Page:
We have just completed T2’s annual review of the level of intangible value in the global economy (quick shout out to Hilary Jacob for her hard work in helping to assemble and analyze this data).
As regular readers will know, what this involves is comparing the balance sheet value of companies (defined as their net tangible assets) to their enterprise value (defined as their market capitalization plus debt minus cash) to see what proportion of their value is represented by tangible assets (such as inventory and factories) versus intangible assets (such as intellectual property and brands).
We have been doing this analysis since 2002 and the numbers below are based on observations for more than 100,000 publicly-traded companies.
The headline finding is that tangible assets represent only 43% of the value of companies (this is an 11 year average, but the number for 2014 alone is 42%). In terms of industries, tangible assets account for 76% of the value of Utilities but only 13% of the value of Household & Personal Products companies. In terms of countries, tangible assets account for 71% of the value of South Korean companies but only 30% of the enterprise value of Swiss companies.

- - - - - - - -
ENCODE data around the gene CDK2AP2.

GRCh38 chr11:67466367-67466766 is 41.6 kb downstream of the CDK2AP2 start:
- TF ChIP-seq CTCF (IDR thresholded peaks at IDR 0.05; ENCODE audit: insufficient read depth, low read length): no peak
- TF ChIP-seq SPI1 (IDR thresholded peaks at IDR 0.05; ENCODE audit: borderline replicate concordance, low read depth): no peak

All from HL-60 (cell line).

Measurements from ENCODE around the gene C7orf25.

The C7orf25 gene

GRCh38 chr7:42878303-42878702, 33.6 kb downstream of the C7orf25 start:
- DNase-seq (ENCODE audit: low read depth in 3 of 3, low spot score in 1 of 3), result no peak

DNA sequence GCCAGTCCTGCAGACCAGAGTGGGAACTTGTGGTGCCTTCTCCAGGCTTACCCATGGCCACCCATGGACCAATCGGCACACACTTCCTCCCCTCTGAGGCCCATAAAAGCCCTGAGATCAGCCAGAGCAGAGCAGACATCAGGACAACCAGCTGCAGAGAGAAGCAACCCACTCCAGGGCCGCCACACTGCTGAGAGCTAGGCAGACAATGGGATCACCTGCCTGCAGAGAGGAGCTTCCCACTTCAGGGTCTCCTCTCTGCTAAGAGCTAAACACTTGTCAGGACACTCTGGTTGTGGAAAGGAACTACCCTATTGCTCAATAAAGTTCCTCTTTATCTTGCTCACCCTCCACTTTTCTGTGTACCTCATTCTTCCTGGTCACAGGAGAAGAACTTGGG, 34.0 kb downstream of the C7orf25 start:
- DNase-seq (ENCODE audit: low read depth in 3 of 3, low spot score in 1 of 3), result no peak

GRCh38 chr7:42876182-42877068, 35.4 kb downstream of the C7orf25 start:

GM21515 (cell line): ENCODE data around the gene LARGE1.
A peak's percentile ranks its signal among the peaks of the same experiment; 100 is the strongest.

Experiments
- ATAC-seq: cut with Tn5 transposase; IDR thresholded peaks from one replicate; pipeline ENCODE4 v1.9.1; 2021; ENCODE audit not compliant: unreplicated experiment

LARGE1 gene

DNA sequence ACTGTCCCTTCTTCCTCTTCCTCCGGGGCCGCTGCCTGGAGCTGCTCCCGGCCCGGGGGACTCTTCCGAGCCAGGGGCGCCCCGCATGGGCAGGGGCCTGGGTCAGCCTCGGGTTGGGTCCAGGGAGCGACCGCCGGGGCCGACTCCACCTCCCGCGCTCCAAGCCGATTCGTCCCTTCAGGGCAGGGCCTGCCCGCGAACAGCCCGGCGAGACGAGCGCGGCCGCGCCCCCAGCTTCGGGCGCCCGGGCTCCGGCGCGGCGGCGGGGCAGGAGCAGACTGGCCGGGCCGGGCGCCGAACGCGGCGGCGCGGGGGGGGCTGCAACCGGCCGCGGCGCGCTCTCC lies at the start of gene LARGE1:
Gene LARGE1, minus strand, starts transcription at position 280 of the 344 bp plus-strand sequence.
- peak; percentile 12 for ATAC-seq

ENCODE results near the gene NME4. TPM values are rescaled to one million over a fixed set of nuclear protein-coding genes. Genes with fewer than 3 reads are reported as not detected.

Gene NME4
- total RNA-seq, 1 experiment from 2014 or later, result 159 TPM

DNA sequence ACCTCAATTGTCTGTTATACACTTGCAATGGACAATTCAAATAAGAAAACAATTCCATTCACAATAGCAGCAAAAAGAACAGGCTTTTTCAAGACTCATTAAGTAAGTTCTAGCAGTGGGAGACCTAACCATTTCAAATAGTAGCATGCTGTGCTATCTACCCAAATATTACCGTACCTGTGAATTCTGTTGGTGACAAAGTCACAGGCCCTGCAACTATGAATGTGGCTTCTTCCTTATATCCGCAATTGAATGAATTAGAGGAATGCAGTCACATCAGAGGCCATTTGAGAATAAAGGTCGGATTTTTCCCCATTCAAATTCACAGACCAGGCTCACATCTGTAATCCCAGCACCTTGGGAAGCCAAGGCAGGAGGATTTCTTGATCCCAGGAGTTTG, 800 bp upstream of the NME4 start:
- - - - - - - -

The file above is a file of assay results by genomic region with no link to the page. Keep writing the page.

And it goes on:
The findings have a lot of face validity in that the companies, industries and countries that you think of as being most asset intensive (in the traditional sense of requiring a lot of factories or capital equipment) have high ratios of tangible assets to enterprise value. Knowledge-based industries such as software and health sciences have a remarkably small percentage of their value tied up in physical assets.
The value of this analysis is the detailed understanding that it provides us of the relative importance of intangible assets in different industries – and what it implies about the potential for value creation through intangible assets across different industries.